My book club staged a coup last night, effectively ousting me as facilitator. It was horrifying. There is nothing more violent than a book club in upheaval. Blood spilled like so much ink, and many a paperback was rent in two.
In reality, I am taking a month off from the group. There are two reasons for this: 1) I really need to take a step back and consider whether our book club democracy would be better without me, and 2) I don’t want to be associated in any way with what they have planned.
Last night we met to discuss The Great Gatsby, which had been selected as the local community’s “big read.” Of the eight people in attendance, I was the only one who liked the book, so they were already angry with me for making them read it, support of cultural initiatives be damned.
For encouragement, I had given vintage paperback copies to the members who consistently attend book club, and they were all very gracious and appreciative. I had one extra copy, so I gave it to a newer member who had only attended one prior meeting. She chose to complain throughout the evening that she had only received the book a week before the meeting, despite my having warned her that this would be the case. Never once did she say “thank you.”
My mental state was a bit frayed by the end of the night (and at the end of a long month listening to their whining about the book selection), so I probably could have been more mature in my handling of what followed:
At the end of each meeting, we discuss our next selection, and last night a new member presented his suggestion first. It was a book published in 1995 that had been an Oprah’s Book Club selection in 1998. There is also a movie version, from 2000. It’s one of those books that always gets put in Super Buy stacks at Half Price Books because there are just too many paperback copies loose in the world. The book’s champion admitted he had not yet read it, and my mind’s eye saw him plucking it off the 99-cent clearance shelf at the local Hastings that afternoon. I’m not naming the book because my problem isn’t with the book itself, but the fact that someone was essentially suggesting we read the chick-lit equivalent of The Da Vinci Code.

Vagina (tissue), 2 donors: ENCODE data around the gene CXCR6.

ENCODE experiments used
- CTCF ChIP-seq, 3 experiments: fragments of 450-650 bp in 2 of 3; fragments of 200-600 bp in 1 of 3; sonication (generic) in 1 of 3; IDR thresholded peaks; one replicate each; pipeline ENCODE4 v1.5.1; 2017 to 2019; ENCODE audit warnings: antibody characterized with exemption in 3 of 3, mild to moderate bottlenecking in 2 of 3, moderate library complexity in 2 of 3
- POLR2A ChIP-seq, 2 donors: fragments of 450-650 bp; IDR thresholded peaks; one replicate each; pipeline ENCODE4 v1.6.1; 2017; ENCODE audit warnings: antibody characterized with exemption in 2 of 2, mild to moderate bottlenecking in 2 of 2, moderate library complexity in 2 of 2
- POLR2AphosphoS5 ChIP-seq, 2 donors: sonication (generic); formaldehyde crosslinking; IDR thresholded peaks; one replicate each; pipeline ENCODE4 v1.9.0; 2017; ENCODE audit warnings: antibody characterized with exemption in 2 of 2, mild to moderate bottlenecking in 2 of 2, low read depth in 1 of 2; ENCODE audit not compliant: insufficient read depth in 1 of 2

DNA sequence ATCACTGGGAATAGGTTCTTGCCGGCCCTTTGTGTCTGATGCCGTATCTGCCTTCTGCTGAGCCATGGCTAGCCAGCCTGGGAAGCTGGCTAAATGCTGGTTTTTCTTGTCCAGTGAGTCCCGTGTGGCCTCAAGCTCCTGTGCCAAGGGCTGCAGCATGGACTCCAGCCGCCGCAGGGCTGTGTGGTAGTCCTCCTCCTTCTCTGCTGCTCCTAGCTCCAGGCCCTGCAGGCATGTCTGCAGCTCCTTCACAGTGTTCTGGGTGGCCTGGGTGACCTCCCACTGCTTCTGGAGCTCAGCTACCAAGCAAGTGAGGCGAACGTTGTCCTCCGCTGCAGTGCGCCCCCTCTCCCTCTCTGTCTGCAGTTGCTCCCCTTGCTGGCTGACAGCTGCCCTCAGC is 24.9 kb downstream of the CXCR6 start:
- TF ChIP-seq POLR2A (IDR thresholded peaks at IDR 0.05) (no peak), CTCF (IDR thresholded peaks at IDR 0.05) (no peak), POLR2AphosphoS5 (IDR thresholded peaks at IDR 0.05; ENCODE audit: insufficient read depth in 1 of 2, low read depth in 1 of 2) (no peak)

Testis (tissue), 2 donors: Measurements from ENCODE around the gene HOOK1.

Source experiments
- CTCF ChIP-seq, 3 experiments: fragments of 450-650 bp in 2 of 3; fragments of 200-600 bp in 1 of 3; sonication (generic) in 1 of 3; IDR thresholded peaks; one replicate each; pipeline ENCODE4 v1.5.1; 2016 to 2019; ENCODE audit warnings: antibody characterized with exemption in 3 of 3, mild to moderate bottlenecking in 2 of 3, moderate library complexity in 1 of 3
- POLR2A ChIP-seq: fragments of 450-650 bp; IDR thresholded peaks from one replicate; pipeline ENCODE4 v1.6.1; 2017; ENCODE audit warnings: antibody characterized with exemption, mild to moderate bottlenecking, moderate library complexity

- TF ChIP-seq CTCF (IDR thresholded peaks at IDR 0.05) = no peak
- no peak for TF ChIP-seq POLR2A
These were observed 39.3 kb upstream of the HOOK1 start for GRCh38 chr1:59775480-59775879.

From the beginning, our book club has assigned a theme to the book selections and meeting locations, and the rationale for this book was that Mother’s Day is in May and the main character is a mother. By way of comparison, my proposed book was meant to tie in with a few upcoming events featuring a local thought leader discussing “personal branding,” and I wanted to meet at a locally owned restaurant that had recently undergone a re-branding on one of those restaurant makeover TV shows.
It’s possible I put too much thought into the themes, but it is honestly my favorite part of book club and one of the reasons I keep doing it. And that may be that slipping away…
When I realized they were seriously considering the chick-lit book, I did something I’ve never done before at book club: I went outside to smoke a cigarette.
Never have I ever taken a break in the middle of book club, but I just could not be around them for another second. I was choking down the book snobbery that threatened to spew all over the table. This, after having let slip something along the lines of “if you don’t like Gatsby, maybe it’s because you’re not in on the joke.” I kept it in check though (and, believe it or not, I’m keeping it in check now). I told the group to discuss it amongst themselves and I walked away.